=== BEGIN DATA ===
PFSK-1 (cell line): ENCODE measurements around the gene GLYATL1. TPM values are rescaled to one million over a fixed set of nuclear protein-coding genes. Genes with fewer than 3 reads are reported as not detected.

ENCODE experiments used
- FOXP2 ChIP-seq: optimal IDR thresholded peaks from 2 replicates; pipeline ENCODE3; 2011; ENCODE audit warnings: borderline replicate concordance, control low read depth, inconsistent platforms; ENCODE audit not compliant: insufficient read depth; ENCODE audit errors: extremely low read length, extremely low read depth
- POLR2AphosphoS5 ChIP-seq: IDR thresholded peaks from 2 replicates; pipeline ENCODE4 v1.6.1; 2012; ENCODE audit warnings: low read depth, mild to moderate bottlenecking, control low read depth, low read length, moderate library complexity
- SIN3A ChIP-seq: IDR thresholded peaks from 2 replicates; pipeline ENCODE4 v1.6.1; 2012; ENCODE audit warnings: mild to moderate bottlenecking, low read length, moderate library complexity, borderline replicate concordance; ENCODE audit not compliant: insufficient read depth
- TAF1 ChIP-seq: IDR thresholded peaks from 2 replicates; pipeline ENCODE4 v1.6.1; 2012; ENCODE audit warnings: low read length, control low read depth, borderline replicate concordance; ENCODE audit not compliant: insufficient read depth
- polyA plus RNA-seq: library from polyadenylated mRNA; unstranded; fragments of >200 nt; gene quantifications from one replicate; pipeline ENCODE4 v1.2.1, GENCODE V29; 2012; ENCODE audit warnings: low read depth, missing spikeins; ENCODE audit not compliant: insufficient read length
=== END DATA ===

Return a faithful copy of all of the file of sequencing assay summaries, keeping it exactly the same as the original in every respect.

PFSK-1 (cell line): ENCODE measurements around the gene GLYATL1. TPM values are rescaled to one million over a fixed set of nuclear protein-coding genes. Genes with fewer than 3 reads are reported as not detected.

ENCODE experiments used
- FOXP2 ChIP-seq: optimal IDR thresholded peaks from 2 replicates; pipeline ENCODE3; 2011; ENCODE audit warnings: borderline replicate concordance, control low read depth, inconsistent platforms; ENCODE audit not compliant: insufficient read depth; ENCODE audit errors: extremely low read length, extremely low read depth
- POLR2AphosphoS5 ChIP-seq: IDR thresholded peaks from 2 replicates; pipeline ENCODE4 v1.6.1; 2012; ENCODE audit warnings: low read depth, mild to moderate bottlenecking, control low read depth, low read length, moderate library complexity
- SIN3A ChIP-seq: IDR thresholded peaks from 2 replicates; pipeline ENCODE4 v1.6.1; 2012; ENCODE audit warnings: mild to moderate bottlenecking, low read length, moderate library complexity, borderline replicate concordance; ENCODE audit not compliant: insufficient read depth
- TAF1 ChIP-seq: IDR thresholded peaks from 2 replicates; pipeline ENCODE4 v1.6.1; 2012; ENCODE audit warnings: low read length, control low read depth, borderline replicate concordance; ENCODE audit not compliant: insufficient read depth
- polyA plus RNA-seq: library from polyadenylated mRNA; unstranded; fragments of >200 nt; gene quantifications from one replicate; pipeline ENCODE4 v1.2.1, GENCODE V29; 2012; ENCODE audit warnings: low read depth, missing spikeins; ENCODE audit not compliant: insufficient read length